Organizers of "Alaska 2000: A Celebration of Wildlife Art" asked the invited painters to comment on the question, "What does Alaska mean to you as a wildlife artist?"
Guest curator David Wartinbee said the question was prompted by a remark that Robert Bateman had made.
"He said Alaska and East Africa are the two meccas for wildlife artists," Wartinbee said.
Here is a sampling of the artists' responses.
"Alaska is a never-ending source of inspiration to me. The colors are rich and fertile in the summer, cool greens and Prussian blues, with golden browns intermixed, while the winters offer a sense of starkness and contrast to my palette.
"But it is the wildlife that truly captured my interest. When I first saw a moose on our property, I was struck by its strength and power. So when I decided to paint them, I was not so concerned by the reality of what they looked like as much as how they made me feel. ... I see them now, not so much as just animals in nature, but as part of this land, each an integral piece of the puzzle that makes it all work as one."
Morreira moved to Alaska in 1988 and resides in Chugiak.
"I had read books and heard stories of its pristine wilderness, breathtaking beauty and abundant wildlife and dreamt of going for many years.
That dream became a realization for me last autumn, when I visited Denali National Park. It was the crowning glory of my search for true wilderness and wildlife in North America. It far surpassed my expectations; the colors alone were enough to drive an artist to distraction. It was like stepping into the land of giants ... ."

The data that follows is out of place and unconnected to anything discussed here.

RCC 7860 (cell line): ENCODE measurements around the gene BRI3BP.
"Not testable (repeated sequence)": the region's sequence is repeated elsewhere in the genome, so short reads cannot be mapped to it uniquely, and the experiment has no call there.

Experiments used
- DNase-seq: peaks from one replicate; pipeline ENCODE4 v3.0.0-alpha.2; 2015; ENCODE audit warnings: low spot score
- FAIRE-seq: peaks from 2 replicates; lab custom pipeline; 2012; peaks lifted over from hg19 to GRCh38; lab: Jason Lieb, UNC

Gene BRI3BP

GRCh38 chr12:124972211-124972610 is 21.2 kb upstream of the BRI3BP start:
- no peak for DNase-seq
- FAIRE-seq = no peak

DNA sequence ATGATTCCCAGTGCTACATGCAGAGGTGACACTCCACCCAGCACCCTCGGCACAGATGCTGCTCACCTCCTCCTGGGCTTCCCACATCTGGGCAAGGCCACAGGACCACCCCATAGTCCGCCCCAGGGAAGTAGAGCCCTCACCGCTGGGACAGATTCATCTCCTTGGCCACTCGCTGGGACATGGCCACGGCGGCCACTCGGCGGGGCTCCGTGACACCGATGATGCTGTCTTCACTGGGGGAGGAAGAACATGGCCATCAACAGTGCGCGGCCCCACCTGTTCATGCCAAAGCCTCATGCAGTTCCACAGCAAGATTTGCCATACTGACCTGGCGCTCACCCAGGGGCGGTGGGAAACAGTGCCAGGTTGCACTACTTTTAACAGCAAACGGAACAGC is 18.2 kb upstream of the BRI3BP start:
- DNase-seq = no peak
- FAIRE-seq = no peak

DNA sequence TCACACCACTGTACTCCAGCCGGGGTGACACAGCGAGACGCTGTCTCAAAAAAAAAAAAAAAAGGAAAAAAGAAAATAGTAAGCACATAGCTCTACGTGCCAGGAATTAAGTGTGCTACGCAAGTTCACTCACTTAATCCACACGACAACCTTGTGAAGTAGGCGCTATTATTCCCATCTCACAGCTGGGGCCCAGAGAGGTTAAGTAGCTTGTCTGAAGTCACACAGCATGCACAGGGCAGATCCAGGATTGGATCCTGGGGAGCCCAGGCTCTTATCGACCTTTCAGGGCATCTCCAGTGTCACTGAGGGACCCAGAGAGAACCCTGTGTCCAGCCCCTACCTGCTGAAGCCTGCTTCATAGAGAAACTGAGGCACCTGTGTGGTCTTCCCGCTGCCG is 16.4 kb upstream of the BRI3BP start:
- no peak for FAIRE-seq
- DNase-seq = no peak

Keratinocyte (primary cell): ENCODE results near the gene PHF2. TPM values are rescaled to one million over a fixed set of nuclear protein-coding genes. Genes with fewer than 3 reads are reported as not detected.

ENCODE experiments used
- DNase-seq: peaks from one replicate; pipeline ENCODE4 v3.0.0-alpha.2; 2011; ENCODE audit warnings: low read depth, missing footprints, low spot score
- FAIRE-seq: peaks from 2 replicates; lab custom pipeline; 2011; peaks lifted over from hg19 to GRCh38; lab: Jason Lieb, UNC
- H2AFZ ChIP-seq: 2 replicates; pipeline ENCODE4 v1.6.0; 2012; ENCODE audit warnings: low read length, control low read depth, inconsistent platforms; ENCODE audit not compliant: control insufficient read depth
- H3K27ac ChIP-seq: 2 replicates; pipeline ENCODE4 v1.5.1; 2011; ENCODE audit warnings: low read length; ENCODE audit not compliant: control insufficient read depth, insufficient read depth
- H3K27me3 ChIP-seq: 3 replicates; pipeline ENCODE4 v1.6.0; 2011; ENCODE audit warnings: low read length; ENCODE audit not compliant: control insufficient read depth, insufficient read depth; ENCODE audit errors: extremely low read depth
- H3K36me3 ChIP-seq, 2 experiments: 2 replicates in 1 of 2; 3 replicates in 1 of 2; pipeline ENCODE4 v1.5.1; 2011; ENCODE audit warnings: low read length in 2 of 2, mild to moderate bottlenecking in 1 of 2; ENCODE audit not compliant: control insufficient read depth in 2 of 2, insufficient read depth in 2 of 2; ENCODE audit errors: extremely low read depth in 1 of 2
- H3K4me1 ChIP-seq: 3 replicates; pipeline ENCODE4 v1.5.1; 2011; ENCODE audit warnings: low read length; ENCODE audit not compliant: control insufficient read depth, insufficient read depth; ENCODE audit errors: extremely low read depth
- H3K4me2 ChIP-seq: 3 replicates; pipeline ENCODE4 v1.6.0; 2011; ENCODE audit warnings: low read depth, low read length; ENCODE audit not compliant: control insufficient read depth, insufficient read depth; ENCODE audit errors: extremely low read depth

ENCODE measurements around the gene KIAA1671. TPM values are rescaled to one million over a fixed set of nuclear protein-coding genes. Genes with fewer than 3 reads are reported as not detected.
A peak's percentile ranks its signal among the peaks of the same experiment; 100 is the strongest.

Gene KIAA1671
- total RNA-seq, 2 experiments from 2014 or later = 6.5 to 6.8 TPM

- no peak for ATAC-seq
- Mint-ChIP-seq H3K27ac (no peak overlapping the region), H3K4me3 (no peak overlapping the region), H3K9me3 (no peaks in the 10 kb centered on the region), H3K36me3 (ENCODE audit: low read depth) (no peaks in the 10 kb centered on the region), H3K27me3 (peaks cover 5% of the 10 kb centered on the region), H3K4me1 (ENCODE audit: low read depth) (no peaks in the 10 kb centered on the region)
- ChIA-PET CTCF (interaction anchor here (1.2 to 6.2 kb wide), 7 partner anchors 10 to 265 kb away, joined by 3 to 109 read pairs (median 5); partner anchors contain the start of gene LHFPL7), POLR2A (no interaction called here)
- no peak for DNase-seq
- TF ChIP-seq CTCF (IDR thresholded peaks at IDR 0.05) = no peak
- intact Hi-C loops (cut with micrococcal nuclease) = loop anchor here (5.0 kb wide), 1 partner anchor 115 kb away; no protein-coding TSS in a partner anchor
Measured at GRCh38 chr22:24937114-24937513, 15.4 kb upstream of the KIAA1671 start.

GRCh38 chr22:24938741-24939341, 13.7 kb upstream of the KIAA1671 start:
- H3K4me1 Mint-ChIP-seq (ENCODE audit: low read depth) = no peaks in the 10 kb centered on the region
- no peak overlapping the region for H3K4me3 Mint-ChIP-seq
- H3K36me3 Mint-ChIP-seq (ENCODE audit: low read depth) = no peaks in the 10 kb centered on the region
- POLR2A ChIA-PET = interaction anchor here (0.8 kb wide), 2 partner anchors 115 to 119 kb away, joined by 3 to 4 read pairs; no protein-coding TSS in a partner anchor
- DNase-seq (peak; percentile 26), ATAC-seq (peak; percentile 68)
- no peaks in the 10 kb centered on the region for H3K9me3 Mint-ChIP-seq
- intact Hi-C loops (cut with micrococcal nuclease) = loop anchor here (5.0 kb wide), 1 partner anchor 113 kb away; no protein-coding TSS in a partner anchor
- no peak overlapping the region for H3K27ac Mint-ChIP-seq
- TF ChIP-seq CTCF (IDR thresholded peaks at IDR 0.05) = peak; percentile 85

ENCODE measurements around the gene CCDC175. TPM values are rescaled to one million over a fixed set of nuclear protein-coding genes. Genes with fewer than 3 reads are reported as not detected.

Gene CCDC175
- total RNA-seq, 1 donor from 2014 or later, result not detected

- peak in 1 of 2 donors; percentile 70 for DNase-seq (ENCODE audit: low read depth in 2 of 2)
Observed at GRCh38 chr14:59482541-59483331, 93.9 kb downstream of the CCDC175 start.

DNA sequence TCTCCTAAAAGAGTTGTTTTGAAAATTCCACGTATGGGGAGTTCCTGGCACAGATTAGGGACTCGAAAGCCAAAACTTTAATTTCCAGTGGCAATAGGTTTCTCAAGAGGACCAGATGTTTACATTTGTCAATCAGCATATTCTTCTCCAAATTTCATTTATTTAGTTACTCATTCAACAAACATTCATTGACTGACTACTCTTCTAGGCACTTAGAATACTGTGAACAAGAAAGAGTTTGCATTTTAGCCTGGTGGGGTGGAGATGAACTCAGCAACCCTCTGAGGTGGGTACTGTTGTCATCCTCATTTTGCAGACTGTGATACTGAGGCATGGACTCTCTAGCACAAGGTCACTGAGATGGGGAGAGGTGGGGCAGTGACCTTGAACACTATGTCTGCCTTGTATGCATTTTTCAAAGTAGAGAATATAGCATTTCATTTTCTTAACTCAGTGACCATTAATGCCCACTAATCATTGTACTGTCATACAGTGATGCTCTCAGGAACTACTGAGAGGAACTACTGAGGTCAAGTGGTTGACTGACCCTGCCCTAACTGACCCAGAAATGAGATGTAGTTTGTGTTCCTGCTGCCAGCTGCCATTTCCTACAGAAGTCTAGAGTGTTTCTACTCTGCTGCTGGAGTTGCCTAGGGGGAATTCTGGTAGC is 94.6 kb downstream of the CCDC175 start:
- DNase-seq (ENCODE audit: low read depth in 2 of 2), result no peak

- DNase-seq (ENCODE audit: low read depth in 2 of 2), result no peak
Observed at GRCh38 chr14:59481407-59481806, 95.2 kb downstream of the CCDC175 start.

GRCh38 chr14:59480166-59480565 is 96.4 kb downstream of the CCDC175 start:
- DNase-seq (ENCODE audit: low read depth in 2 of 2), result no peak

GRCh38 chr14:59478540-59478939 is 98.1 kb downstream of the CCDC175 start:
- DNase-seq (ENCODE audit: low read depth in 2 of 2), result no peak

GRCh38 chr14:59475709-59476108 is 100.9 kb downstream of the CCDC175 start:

Foggett was born in England and now lives in California. She plans to visit Kenai this month.
"Alaska is my palette. It provides me with more than a lifetime of subjects and regions to capture. Great artists travel from all over the world to see what we have here in our own back yard. It's an artist's paradise. I consider it a privilege to be able to work and live as an artist in one of the most beautiful and abundant places on earth."
Lamb moved to Alaska when he was 12 and lives in Palmer.
"Quite simply, anywhere in Alaska is a premier destination for any artist interested in depicting wildlife and wild country. I know I could spend a lifetime and never see all there is to see in this spectacular chunk of North America. In the Lower 48 states, perhaps only Yellowstone Park even comes close to providing a comparable opportunity to view wildlife.
"Just as importantly to me, the great variety of awe-inspiring landscapes furnishes unlimited possibilities for paintings. Of course, the fishing in Alaska is icing on the cake!"
Agnew is a lifelong resident of the Missouri Ozarks.
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